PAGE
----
While not all children with ADHD Attention Deficit Hyperactivity Disorder and ADD Attention Deficit Disorder experience difficulties when it comes to reading, some studies estimate around half may struggle with literacy skills.
That’s because attention issues make it harder for children with ADHD to concentrate on a text. They may have trouble following a narrative, connecting a text to their prior knowledge of a topic and/or guessing at the meaning of unknown words met in context. If auditory processing is also an issue, sounding out words may be a challenge.
When ADHD and dyslexia present together, which occurs in about 1/3 of ADHD cases, both reading fluency and comprehension are impacted. The child may take longer to get through a page and stumble when reading aloud. There can also be difficulties sitting still for long periods, in order to read the assigned pages.
Over time, this can lead to frustration, avoidance of activities that involve reading and writing, and low self-esteem.
Moreover, students in later grades are expected to use their reading skills to learn about new subjects and complete homework assignments. Comprehension challenges can negatively impact progress across the school curriculum.
The good news is there are plenty of comprehension strategies and resources that can help a child with ADHD achieve his or her full potential in the classroom.
ADHD and ADD
ADHD is sometimes used as a catch-all term for children who have both ADHD and ADD Attention Deficit Disorder without the hyperactivity. Parents and teachers might find it easier to recognize the former by the characteristic impulsivity and high levels of activity children with ADHD exhibit.
They may be fidgety or disruptive at school, blurting out answers and often getting up to move around the classroom. Their handwritten work tends to be messy and they can have trouble concentrating for long stretches of time.
Children with ADHD respond well to tactile learning that incorporates movement. They do better when they learn in short bursts, interspersed with breaks that allow them to expend some of their extra energy. Read more about ADHD.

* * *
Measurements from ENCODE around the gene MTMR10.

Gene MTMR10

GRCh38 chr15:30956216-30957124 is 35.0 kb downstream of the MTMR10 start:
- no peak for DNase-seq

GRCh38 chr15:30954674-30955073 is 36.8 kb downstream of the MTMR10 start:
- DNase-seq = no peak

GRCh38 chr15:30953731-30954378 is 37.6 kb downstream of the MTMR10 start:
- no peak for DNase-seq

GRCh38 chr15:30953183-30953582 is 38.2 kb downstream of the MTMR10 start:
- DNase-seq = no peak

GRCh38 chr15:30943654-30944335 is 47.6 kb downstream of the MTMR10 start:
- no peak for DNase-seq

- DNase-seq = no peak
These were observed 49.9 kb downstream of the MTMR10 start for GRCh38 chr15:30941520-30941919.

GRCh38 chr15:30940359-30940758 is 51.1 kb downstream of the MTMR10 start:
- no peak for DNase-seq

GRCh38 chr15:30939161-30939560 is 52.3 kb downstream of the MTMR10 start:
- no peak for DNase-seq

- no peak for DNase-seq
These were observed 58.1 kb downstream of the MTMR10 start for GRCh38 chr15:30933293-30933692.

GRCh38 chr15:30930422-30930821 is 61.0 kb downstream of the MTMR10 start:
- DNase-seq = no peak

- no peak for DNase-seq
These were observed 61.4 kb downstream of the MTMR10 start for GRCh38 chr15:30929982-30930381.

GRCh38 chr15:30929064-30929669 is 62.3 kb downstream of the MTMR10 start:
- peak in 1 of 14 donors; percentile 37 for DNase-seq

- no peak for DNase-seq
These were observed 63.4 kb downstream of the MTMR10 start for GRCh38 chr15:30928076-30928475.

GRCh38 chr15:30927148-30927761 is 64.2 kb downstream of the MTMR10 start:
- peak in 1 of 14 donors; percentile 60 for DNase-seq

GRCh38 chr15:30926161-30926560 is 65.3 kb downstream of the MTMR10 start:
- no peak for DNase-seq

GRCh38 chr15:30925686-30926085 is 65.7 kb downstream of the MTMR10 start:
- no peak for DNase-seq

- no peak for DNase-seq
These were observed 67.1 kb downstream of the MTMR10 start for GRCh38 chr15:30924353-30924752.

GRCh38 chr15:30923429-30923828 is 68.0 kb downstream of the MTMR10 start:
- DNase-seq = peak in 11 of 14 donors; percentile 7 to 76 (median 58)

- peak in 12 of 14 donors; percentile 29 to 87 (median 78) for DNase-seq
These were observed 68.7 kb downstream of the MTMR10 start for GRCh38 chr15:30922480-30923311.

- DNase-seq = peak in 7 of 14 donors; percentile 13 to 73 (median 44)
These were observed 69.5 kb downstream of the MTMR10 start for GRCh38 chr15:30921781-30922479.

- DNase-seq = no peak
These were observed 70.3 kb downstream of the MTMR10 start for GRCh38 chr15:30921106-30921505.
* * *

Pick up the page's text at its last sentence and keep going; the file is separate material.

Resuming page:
On the other hand, a child with ADD can sometimes go unnoticed at school. Attention issues are related to executive functioning in the brain, which controls working memory. The child with ADD may appear to be paying attention to a lesson or reading a book, but by the end of the activity they will find their mind has wandered and they haven’t retained any of the information covered.
The symptoms are less visible than ADHD and there may be less acting out and disruptive behaviour, but progress and marks on exams will be poor. Other problems, including low self-esteem and a lack of confidence in the classroom, may also be present. Learn more about ADD.
Reading is a cognitively demanding activity that forces children to process information on multiple levels, from recognizing words and assigning them meaning to understanding the gist of a text.
They have to pay attention to specific details presented by the author as well as make predictions and inferences about what they have read. As reading becomes more complex in later grades, speed and efficiency also become important.
A problem for children with ADHD is that reading requires them to focus all of their attention on the task at hand. The child must retain multiple pieces of information long enough to engage with the content. Keeping so much active in working memory at once can be exhausting.
Fortunately, there are a number of strategies that can help enhance comprehension. These include activating the topic beforehand through pre-reading questions and activities, teaching skimming and scanning to assist children in following a narrative, and modelling summary techniques to enhance information retention. Learn more about developing writing skills.
At school, asking kids to run a ruler down the page as they read is a way to add a kinaesthetic element to an otherwise stationary activity. A teacher might also have them practice active reading by taking notes and jotting down questions in the margins. This helps to engage their bodies and minds and focus their attention on the task at hand.
See below for more tips and strategies for enhancing comprehension in children with ADHD.
ADHD and dyslexia